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Coral Reefs

, Volume 37, Issue 3, pp 675–675 | Cite as

The giant barrel sponge facilitates the recovery of coral fragments after a tropical storm in Taiwan

  • Thomas SwiertsEmail author
  • Yusheng M. Huang
  • Nicole J. de Voogd
Open Access
Reef Site
Observations conducted in the aftermath of typhoon Soudelor (category 5) at the site Fongguie, Taiwan (23°32′16N, 119°32′41E), revealed extensive reef degradation. Corals and sponges were knocked over or broken, and many coral fragments were spread across the reef. Some of these fragments, mainly Porites, Acropora and Pocillopora, had wound up inside the oscules of locally abundant giant barrel sponges (Xestospongia testudinaria). This phenomenon, where new coral fragments were lying in the sponges’ osculum, was observed multiple times (Fig. 1a). Other giant barrel sponges had large adult branching and plating coral colonies growing in their osculum (Fig. 1b–d), presumably representing growth of fragments deposited inside the sponges during previous storms.
Fig. 1

Photographs of new (a) and adult (bd) coral fragments growing inside the Pacific giant barrel sponge Xestospongia testudinaria

The sponges harboring large coral colonies were morphologically distorted but did not seem to be affected by the presence of these corals. Tests with fluorescent dye indicated the sponges still had a functioning pumping system, even when the osculum was entirely covered by the coral. In the Caribbean, Xestospongia muta, has been observed to offer stony corals shelter from strong hydrodynamic forces (Hammerman and Garcia-Hernandez 2016). It seems that under the right circumstances coral larvae or coral fragments can find refuge in or on giant barrel sponges, and in the case of Taiwan the presence of the giant barrel sponges seems to enhance coral reef recovery after tropical storms.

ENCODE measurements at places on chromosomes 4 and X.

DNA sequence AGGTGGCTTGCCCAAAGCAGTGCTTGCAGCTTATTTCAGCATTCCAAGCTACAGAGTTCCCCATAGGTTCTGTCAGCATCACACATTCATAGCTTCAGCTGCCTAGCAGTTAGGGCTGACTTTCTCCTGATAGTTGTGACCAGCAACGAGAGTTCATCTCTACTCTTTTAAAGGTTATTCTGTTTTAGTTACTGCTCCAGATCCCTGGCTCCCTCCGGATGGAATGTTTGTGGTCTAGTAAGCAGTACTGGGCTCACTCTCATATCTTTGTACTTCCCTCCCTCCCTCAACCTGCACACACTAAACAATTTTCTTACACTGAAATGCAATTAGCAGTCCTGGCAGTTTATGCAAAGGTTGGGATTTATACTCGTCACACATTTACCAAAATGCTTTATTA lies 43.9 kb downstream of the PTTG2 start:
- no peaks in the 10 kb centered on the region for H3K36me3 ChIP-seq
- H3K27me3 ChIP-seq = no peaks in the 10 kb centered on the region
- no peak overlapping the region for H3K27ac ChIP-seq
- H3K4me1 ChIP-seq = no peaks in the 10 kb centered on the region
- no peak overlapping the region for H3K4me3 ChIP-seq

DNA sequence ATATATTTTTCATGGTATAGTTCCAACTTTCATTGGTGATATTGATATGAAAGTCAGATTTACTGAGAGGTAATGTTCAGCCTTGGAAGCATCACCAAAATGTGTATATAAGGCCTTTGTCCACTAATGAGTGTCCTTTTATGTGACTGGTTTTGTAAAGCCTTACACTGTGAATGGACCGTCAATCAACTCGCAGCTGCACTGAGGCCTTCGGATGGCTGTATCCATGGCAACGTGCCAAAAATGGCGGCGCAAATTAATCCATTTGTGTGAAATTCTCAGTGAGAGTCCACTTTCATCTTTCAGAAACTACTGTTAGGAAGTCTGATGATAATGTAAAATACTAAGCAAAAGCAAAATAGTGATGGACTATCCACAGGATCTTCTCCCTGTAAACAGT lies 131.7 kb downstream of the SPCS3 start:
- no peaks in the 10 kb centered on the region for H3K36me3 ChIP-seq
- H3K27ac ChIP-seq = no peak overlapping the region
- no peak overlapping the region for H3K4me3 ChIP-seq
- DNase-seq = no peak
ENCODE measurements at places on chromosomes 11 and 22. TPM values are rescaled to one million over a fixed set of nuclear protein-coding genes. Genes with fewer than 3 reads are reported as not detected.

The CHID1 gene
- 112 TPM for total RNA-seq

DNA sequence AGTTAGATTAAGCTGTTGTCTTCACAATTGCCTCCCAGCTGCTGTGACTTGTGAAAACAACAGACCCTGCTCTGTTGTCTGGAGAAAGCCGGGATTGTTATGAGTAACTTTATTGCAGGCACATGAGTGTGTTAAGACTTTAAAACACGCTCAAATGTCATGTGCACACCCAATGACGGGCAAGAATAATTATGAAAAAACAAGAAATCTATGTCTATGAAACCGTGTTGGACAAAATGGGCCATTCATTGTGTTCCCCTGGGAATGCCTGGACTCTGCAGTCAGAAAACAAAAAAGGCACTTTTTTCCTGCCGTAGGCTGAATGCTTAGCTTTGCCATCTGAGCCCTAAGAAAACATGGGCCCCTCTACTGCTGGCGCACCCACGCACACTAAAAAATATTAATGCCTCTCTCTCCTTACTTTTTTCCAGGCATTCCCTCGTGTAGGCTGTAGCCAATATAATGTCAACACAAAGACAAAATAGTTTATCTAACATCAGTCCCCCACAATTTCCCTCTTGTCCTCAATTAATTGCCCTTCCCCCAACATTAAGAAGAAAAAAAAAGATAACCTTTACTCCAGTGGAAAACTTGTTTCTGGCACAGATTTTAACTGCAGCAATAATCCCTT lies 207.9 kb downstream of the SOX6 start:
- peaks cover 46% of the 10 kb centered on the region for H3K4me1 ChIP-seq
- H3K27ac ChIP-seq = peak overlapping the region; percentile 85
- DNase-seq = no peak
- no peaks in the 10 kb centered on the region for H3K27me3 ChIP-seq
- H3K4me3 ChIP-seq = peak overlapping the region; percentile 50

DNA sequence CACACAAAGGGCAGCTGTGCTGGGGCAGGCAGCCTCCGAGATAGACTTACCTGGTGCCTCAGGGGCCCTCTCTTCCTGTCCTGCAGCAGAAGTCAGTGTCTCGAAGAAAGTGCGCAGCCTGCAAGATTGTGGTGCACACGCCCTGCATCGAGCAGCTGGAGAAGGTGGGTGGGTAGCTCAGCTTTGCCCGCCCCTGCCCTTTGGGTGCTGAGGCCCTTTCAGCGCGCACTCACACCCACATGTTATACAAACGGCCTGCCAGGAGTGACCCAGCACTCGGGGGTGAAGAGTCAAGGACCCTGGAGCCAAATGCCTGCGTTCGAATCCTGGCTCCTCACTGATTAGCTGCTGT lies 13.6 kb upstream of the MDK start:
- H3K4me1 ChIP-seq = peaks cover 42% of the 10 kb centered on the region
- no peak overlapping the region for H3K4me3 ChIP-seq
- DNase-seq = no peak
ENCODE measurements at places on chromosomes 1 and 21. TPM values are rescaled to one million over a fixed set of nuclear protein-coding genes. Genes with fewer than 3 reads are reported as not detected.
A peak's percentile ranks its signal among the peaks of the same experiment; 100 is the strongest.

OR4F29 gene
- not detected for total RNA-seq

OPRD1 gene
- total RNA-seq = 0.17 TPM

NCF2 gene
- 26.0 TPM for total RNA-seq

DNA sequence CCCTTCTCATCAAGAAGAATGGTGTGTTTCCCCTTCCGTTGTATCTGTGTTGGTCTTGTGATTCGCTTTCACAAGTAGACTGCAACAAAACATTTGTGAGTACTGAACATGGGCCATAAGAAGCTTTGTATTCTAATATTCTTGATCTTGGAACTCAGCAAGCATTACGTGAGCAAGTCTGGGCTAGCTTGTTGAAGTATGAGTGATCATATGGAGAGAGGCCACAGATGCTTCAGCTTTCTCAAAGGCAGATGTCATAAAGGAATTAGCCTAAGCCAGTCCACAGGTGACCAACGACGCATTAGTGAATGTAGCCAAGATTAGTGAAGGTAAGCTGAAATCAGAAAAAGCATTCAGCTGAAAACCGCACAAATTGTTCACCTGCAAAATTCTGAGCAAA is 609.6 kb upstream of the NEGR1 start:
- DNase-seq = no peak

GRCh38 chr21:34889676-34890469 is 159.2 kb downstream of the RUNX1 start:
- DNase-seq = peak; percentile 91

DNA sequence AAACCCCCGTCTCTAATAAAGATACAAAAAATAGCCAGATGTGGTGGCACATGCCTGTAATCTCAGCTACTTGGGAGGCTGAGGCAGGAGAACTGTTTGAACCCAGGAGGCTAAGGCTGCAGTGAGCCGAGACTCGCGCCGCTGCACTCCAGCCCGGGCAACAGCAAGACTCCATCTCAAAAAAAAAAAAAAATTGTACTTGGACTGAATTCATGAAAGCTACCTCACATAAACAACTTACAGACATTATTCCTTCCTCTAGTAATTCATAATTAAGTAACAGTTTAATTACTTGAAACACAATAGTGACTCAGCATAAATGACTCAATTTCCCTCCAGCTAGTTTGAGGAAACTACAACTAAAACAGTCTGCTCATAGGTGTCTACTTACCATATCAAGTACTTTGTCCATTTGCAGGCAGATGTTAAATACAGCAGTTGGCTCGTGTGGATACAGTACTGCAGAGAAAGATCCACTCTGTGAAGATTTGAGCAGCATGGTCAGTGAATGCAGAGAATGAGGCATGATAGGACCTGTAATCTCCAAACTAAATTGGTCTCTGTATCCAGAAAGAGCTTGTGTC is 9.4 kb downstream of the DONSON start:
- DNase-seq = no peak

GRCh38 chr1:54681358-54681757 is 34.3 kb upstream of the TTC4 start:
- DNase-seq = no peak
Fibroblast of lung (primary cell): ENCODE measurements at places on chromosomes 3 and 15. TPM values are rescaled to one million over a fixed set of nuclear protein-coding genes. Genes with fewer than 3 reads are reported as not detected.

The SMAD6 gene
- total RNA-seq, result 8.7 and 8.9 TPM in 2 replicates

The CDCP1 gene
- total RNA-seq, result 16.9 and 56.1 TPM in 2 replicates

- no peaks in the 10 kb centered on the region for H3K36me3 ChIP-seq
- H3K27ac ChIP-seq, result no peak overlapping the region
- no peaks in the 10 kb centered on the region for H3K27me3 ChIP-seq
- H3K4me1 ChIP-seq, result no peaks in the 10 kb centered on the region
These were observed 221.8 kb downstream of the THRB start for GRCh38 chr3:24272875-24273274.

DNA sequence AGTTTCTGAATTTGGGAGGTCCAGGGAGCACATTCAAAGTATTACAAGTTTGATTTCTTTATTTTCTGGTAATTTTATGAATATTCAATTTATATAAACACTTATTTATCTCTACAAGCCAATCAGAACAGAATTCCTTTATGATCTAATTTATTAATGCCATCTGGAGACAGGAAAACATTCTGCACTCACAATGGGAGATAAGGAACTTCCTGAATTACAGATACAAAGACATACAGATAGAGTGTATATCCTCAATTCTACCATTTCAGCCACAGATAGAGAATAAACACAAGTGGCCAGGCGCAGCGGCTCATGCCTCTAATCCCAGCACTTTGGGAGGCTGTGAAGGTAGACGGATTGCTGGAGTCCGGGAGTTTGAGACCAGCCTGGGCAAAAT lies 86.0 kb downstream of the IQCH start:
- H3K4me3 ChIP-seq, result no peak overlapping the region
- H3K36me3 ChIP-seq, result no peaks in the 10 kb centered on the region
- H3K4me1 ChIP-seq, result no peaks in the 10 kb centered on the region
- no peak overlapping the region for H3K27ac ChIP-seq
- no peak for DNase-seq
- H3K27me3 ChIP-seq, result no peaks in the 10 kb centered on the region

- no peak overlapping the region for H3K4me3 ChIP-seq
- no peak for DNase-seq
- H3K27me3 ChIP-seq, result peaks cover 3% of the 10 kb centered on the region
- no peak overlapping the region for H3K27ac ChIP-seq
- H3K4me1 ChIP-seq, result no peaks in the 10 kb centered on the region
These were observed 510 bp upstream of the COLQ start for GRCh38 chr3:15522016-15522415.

Notes

Acknowledgements

The research was funded by NWO-Aspasia Grant 015.010.030 and MOST 105-2621-B-346-002, Taiwan.

Reference

  1. Hammerman NM, Garcia-Hernandez JE (2016) The sponge Xestospongia muta offers shelter to the stony coral Madracis auretenra (Northwest Puerto Rico). Marine Biodiversity 47(1):57–58CrossRefGoogle Scholar

Copyright information

© The Author(s) 2018

Open AccessThis article is distributed under the terms of the Creative Commons Attribution 4.0 International License (http://creativecommons.org/licenses/by/4.0/), which permits unrestricted use, distribution, and reproduction in any medium, provided you give appropriate credit to the original author(s) and the source, provide a link to the Creative Commons license, and indicate if changes were made.

Authors and Affiliations

  • Thomas Swierts
    • 1
    • 2
    Email author
  • Yusheng M. Huang
    • 3
  • Nicole J. de Voogd
    • 1
    • 2
  1. 1.Marine BiodiversityNaturalis Biodiversity CenterLeidenThe Netherlands
  2. 2.Institute of Environmental SciencesLeiden UniversityLeidenThe Netherlands
  3. 3.Department of Marine RecreationNational Penghu University of Science and TechnologyPenghuTaiwan

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